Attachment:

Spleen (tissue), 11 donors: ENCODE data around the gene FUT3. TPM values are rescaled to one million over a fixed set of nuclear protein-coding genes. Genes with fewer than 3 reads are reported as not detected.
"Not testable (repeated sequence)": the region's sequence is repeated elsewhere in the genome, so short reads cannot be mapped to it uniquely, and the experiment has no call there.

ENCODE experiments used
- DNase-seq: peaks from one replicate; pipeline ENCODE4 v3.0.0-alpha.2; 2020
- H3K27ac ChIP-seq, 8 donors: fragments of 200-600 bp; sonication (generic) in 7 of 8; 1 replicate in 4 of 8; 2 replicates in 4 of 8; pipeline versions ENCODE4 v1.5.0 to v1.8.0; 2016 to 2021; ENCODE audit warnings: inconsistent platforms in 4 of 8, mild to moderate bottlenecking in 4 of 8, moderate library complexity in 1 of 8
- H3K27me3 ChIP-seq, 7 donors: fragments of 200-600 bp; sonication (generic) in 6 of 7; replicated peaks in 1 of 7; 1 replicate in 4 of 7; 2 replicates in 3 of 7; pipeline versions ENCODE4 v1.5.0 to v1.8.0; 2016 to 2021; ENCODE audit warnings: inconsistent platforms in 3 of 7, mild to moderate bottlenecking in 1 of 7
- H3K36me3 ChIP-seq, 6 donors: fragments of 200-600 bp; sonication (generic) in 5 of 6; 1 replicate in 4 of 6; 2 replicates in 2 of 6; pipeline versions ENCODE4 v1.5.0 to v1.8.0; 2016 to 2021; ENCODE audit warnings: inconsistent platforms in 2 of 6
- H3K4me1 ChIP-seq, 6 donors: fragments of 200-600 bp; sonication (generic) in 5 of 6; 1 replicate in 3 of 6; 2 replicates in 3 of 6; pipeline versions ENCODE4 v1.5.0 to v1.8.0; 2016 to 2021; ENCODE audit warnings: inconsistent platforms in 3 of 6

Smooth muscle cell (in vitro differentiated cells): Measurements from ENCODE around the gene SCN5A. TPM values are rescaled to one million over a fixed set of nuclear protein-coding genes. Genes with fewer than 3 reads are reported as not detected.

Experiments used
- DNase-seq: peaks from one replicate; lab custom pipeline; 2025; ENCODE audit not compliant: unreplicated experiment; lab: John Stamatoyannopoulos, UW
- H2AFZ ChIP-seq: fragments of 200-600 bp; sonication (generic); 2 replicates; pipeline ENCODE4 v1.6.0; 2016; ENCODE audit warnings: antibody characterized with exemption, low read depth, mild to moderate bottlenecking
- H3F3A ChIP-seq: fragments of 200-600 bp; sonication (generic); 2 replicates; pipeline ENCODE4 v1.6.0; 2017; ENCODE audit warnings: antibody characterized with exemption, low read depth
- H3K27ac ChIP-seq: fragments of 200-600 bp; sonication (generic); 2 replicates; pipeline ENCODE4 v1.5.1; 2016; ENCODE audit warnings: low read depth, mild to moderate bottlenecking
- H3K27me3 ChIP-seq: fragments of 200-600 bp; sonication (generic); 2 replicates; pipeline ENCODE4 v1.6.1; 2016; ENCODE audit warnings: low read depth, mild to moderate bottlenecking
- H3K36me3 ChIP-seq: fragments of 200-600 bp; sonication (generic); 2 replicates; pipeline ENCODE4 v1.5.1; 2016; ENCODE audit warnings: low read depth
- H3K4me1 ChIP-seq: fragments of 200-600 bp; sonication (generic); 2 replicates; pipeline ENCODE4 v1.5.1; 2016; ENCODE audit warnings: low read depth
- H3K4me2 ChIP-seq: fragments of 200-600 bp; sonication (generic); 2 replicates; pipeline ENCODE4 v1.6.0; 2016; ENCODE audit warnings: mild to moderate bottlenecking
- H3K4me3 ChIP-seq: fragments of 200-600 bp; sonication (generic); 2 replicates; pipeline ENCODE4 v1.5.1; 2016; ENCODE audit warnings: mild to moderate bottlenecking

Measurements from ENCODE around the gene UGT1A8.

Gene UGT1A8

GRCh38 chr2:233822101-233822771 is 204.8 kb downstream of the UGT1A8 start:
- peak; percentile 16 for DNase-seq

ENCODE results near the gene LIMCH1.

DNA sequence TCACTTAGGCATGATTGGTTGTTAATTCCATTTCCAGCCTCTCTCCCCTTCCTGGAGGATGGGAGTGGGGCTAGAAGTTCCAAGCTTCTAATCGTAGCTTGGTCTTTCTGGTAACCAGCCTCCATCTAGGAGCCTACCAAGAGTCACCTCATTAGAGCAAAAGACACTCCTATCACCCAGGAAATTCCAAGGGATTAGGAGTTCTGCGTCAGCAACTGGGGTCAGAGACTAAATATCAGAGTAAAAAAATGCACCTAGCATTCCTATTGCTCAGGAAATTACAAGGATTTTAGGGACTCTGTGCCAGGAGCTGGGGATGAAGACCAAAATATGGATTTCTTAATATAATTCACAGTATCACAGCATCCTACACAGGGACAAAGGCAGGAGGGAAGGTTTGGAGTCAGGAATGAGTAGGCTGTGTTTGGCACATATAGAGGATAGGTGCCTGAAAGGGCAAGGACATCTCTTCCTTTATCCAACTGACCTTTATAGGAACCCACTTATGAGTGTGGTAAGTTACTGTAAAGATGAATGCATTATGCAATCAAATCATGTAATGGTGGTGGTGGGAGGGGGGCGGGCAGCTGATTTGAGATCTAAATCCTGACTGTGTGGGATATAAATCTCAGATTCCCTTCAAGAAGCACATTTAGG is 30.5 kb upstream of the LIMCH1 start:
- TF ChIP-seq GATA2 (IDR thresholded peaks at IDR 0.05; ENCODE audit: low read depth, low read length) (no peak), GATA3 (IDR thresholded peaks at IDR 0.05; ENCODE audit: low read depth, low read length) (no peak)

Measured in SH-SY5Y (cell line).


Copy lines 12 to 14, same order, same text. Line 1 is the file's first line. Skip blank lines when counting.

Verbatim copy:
- H2AFZ ChIP-seq: fragments of 200-600 bp; sonication (generic); 2 replicates; pipeline ENCODE4 v1.6.0; 2016; ENCODE audit warnings: antibody characterized with exemption, low read depth, mild to moderate bottlenecking
- H3F3A ChIP-seq: fragments of 200-600 bp; sonication (generic); 2 replicates; pipeline ENCODE4 v1.6.0; 2017; ENCODE audit warnings: antibody characterized with exemption, low read depth
- H3K27ac ChIP-seq: fragments of 200-600 bp; sonication (generic); 2 replicates; pipeline ENCODE4 v1.5.1; 2016; ENCODE audit warnings: low read depth, mild to moderate bottlenecking